Intellia’s Phase 3 Clinical Trial for CRISPR-Based Gene Therapy Enrolls First Patient


The first patient in the trial, which is evaluating NTLA-2001 for the treatment of ATTR Amyloidosis, was enrolled at MedStar Washington Hospital Center.

Intellia Therapeutics and Regeneron have enrolled the first patient in their phase 3 MAGNITUDE clinical trial (NCT06128629) for NTLA-2001, an investigational CRISPR/Cas9-based gene therapy intended to treat transthyretin amyloidosis (ATTR) with cardiomyopathy (CM).1,2

The first patient enrolled in the multicenter study will be treated with the gene therapy at MedStar Washington Hospital Center in Washington DC. In the multinational, double-blind, trial, participants will be randomly assigned to receive treatment with either NTLA-2001 or a placebo intravenous (IV) infusion consisting of normal saline. The study is anticipated to enroll about 765 patients in total across sites in countries including the United States, Australia, the United Kingdom, New Zealand, and Canada. NTLA-2001, which is administered as a one-time IV infusion, is intended to deactivate the gene responsible for producing TTR in the liver, thus preventing or substantially reducing production of the misfolded protein that drives disease symptoms through build up in the body.

"It is with great excitement that our center has enrolled the first US patient in the MAGNITUDE trial, a pivotal study assessing a new avenue of treatment for human diseases, specifically ATTR-CM," Farooq Sheikh, MD, the medical director of the Advanced Heart Failure Program at MedStar Washington Hospital Center and the principal investigator of the MAGNITUDE study, said in a statement.1 "The MedStar Health Infiltrative Cardiomyopathy/Advanced Heart Failure Program is passionate about improving the lives of our patients in the region and beyond."

NTLA-2001 is also currently being evaluated in an ongoing phase 1 clinical trial (NCT04601051), data from which were presented at the 4th Annual ATTR Amyloidosis International Meeting, held November 2-3, 2023, in Madrid, Spain.3 It was reported that a single dose of NTLA-2001 yielded consistent, deep, and durable total serum TTR reductions in patients with ATTR-CM or ATTR with polyneuropathy with follow-up of up to 12 months. In terms of safety, NTLA-2001 was generally well-tolerated, with the most common adverse events being infusion-related reactions, which were mostly mild and resolved without sequelae.

“With 65 patients reported from the Phase 1 study, this update represents the largest clinical dataset for an in vivo CRISPR-based investigational therapy,” John Leonard, MD, the president and chief executive officer of Intellia, said in a November 2023 statement.4 “These positive interim results add to the growing body of data that demonstrates deep and durable reductions of serum TTR after a single dose of NTLA-2001.”

Last year, for World Amyloidosis Day, observed annually on October 26 by the patient and clinician communities, CGTLive® interviewed Ahmad Masri, MD, MS, a cardiologist at the Center for Hypertrophic Cardiomyopathy at Oregon Health & Science University, about the current landscape of care for ATTR amyloidosis and how NTLA-2001 could potentially transform this landscape. He went over some of the data generated by the gene therapy so far, noting that it has shown the ability to reduce production of TTR by more than 85% to 90% after a single dose.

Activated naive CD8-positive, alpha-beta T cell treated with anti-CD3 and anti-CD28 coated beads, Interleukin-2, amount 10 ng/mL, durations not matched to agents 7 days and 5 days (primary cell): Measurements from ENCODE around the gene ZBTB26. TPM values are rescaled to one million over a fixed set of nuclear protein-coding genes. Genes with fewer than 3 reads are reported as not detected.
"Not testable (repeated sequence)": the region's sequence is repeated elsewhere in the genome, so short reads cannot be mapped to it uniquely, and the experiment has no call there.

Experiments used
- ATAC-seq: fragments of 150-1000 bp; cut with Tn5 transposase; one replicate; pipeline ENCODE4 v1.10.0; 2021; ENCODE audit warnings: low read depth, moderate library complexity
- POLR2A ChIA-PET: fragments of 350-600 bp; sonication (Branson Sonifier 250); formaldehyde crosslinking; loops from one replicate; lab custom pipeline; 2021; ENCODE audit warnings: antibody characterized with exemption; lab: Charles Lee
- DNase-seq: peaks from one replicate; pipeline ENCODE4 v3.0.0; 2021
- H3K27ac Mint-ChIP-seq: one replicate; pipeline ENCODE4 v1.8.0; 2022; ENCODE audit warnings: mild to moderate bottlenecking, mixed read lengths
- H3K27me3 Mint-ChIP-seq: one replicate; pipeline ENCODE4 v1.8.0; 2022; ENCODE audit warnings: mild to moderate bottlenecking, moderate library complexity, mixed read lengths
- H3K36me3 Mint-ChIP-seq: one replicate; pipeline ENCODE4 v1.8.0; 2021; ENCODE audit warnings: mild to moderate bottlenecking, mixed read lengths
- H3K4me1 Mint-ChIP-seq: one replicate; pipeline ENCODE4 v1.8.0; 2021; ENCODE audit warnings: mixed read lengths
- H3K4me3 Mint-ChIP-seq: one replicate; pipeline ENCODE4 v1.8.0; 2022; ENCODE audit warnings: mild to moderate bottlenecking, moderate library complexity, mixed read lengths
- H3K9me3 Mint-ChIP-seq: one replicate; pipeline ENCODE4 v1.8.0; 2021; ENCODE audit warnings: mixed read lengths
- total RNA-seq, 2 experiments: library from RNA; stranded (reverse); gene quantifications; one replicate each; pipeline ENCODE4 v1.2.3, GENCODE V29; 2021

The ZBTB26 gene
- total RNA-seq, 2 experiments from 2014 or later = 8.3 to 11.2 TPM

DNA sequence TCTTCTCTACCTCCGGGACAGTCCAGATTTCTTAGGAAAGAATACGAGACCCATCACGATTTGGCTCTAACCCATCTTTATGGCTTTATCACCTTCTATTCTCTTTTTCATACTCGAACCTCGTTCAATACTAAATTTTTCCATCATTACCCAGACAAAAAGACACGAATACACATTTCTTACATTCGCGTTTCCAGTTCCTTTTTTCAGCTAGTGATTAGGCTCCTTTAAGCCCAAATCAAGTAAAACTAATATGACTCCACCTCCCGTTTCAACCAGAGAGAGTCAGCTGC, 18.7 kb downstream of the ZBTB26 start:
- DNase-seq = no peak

“I encourage everyone to continue to learn about amyloidosis: systemic amyloidosis, ATTR amyloidosis, light chain amyloidosis, as well as other types of amyloidosis,” Masri said during the interview. “These are not ultra-rare diseases like people used to think. These are patients in our clinics not infrequently. I encourage everybody to continue to think about this, read about it, and use it as a case study for how things evolve over time... the whole landscape looks very different in 2023, compared to just 10 years ago.”

1. MedStar Health launches participation in phase 3 MAGNITUDE gene-editing study with first US Heart patient treated at MedStar Washington Hospital Center. News release. MedStar Health. May 2, 2024. Accessed May 6, 2024.
2. Intellia and Regeneron present updated interim data from phase 1 study of CRISPR-based NTLA-2001 for the treatment of transthyretin (ATTR) amyloidosis demonstrating that deep serum TTR reductions remained durable after a single dose. News release. Intellia Therapeutics, Inc. and Regeneron Pharmaceuticals, Inc. June 24, 2022. Accessed May 6, 2024.
3. Gillmore JD, Täubel J, Gane E, et al. Enabling the development of serum [TTR] as a biomarker for treatment of ATTR amyloidosis. Presented at: 4th Annual ATTR Amyloidosis International Meeting, November 2-3, 2023; Madrid, Spain.
4. Intellia presents new interim data from the ongoing phase 1 study of NTLA-2001 at the 4th International ATTR Amyloidosis Meeting. News release. Intellia Therapeutics. November 2, 2023. Accessed May 6, 2024.
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